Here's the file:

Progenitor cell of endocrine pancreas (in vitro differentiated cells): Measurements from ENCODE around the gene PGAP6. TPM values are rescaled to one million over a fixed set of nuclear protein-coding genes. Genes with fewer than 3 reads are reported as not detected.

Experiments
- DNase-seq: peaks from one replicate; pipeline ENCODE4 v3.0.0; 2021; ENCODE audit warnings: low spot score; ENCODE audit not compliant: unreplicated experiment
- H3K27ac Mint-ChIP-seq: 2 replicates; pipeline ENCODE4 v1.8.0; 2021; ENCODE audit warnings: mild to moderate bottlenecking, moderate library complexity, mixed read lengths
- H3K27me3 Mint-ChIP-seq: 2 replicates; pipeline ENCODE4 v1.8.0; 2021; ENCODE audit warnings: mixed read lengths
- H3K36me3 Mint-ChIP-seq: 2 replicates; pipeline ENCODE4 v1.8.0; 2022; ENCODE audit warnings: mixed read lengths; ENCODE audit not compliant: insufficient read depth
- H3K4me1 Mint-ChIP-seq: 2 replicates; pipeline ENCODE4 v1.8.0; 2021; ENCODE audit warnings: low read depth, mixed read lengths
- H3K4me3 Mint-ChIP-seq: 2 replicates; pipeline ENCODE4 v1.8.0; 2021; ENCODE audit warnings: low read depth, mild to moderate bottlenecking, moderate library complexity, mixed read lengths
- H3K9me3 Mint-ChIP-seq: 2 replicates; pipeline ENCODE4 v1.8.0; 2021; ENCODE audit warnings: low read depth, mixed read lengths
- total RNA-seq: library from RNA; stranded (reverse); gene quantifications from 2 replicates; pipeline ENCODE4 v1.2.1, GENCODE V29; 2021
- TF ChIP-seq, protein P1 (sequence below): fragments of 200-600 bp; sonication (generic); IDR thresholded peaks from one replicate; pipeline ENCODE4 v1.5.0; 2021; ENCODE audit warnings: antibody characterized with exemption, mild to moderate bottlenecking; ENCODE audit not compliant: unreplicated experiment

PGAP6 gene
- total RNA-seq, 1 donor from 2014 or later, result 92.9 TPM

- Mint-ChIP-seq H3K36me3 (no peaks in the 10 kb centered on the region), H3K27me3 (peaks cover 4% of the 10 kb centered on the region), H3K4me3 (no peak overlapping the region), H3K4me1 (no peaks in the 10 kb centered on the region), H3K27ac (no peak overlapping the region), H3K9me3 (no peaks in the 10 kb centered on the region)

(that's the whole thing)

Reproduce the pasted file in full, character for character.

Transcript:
Progenitor cell of endocrine pancreas (in vitro differentiated cells): Measurements from ENCODE around the gene PGAP6. TPM values are rescaled to one million over a fixed set of nuclear protein-coding genes. Genes with fewer than 3 reads are reported as not detected.

Experiments
- DNase-seq: peaks from one replicate; pipeline ENCODE4 v3.0.0; 2021; ENCODE audit warnings: low spot score; ENCODE audit not compliant: unreplicated experiment
- H3K27ac Mint-ChIP-seq: 2 replicates; pipeline ENCODE4 v1.8.0; 2021; ENCODE audit warnings: mild to moderate bottlenecking, moderate library complexity, mixed read lengths
- H3K27me3 Mint-ChIP-seq: 2 replicates; pipeline ENCODE4 v1.8.0; 2021; ENCODE audit warnings: mixed read lengths
- H3K36me3 Mint-ChIP-seq: 2 replicates; pipeline ENCODE4 v1.8.0; 2022; ENCODE audit warnings: mixed read lengths; ENCODE audit not compliant: insufficient read depth
- H3K4me1 Mint-ChIP-seq: 2 replicates; pipeline ENCODE4 v1.8.0; 2021; ENCODE audit warnings: low read depth, mixed read lengths
- H3K4me3 Mint-ChIP-seq: 2 replicates; pipeline ENCODE4 v1.8.0; 2021; ENCODE audit warnings: low read depth, mild to moderate bottlenecking, moderate library complexity, mixed read lengths
- H3K9me3 Mint-ChIP-seq: 2 replicates; pipeline ENCODE4 v1.8.0; 2021; ENCODE audit warnings: low read depth, mixed read lengths
- total RNA-seq: library from RNA; stranded (reverse); gene quantifications from 2 replicates; pipeline ENCODE4 v1.2.1, GENCODE V29; 2021
- TF ChIP-seq, protein P1 (sequence below): fragments of 200-600 bp; sonication (generic); IDR thresholded peaks from one replicate; pipeline ENCODE4 v1.5.0; 2021; ENCODE audit warnings: antibody characterized with exemption, mild to moderate bottlenecking; ENCODE audit not compliant: unreplicated experiment

PGAP6 gene
- total RNA-seq, 1 donor from 2014 or later, result 92.9 TPM

- Mint-ChIP-seq H3K36me3 (no peaks in the 10 kb centered on the region), H3K27me3 (peaks cover 4% of the 10 kb centered on the region), H3K4me3 (no peak overlapping the region), H3K4me1 (no peaks in the 10 kb centered on the region), H3K27ac (no peak overlapping the region), H3K9me3 (no peaks in the 10 kb centered on the region)